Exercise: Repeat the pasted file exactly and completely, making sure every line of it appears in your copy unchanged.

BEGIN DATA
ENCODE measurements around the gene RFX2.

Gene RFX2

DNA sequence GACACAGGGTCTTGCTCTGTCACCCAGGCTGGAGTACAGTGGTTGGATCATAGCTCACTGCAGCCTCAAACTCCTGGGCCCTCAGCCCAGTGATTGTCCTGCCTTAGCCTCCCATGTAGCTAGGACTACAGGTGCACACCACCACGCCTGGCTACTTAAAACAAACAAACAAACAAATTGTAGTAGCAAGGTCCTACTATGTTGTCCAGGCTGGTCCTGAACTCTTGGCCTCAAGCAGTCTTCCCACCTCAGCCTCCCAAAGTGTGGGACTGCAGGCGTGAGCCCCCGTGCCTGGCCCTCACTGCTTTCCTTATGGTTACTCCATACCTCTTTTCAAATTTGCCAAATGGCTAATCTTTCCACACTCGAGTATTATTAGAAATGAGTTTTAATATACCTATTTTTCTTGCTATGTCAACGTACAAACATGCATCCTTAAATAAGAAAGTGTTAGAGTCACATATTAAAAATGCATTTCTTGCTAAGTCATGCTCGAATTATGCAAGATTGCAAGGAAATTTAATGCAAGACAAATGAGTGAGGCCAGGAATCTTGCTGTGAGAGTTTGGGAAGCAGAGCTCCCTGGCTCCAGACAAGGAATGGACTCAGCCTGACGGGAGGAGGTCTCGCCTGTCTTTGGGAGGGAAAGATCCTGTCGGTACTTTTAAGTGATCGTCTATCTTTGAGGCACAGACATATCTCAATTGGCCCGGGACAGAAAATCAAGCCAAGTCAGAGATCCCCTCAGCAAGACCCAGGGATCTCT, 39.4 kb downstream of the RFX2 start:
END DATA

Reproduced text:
ENCODE measurements around the gene RFX2.

Gene RFX2

DNA sequence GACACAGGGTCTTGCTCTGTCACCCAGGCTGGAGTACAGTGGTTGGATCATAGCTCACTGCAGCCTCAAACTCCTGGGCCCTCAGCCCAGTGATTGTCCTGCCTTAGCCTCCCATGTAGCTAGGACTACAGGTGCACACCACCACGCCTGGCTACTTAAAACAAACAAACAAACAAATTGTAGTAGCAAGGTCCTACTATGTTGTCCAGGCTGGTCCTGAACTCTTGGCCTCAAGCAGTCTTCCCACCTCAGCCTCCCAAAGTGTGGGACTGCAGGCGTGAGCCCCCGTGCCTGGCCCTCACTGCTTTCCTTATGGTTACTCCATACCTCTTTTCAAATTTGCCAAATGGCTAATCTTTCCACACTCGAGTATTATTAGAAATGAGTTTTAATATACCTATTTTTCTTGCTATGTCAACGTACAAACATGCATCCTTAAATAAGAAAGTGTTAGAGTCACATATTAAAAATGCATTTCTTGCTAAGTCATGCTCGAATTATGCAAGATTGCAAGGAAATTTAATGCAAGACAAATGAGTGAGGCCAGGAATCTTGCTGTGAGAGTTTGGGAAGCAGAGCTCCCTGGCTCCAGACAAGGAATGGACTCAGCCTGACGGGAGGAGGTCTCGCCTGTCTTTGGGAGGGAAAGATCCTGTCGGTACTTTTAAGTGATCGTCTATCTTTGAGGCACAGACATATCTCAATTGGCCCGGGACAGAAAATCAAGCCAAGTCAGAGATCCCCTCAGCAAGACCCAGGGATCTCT, 39.4 kb downstream of the RFX2 start: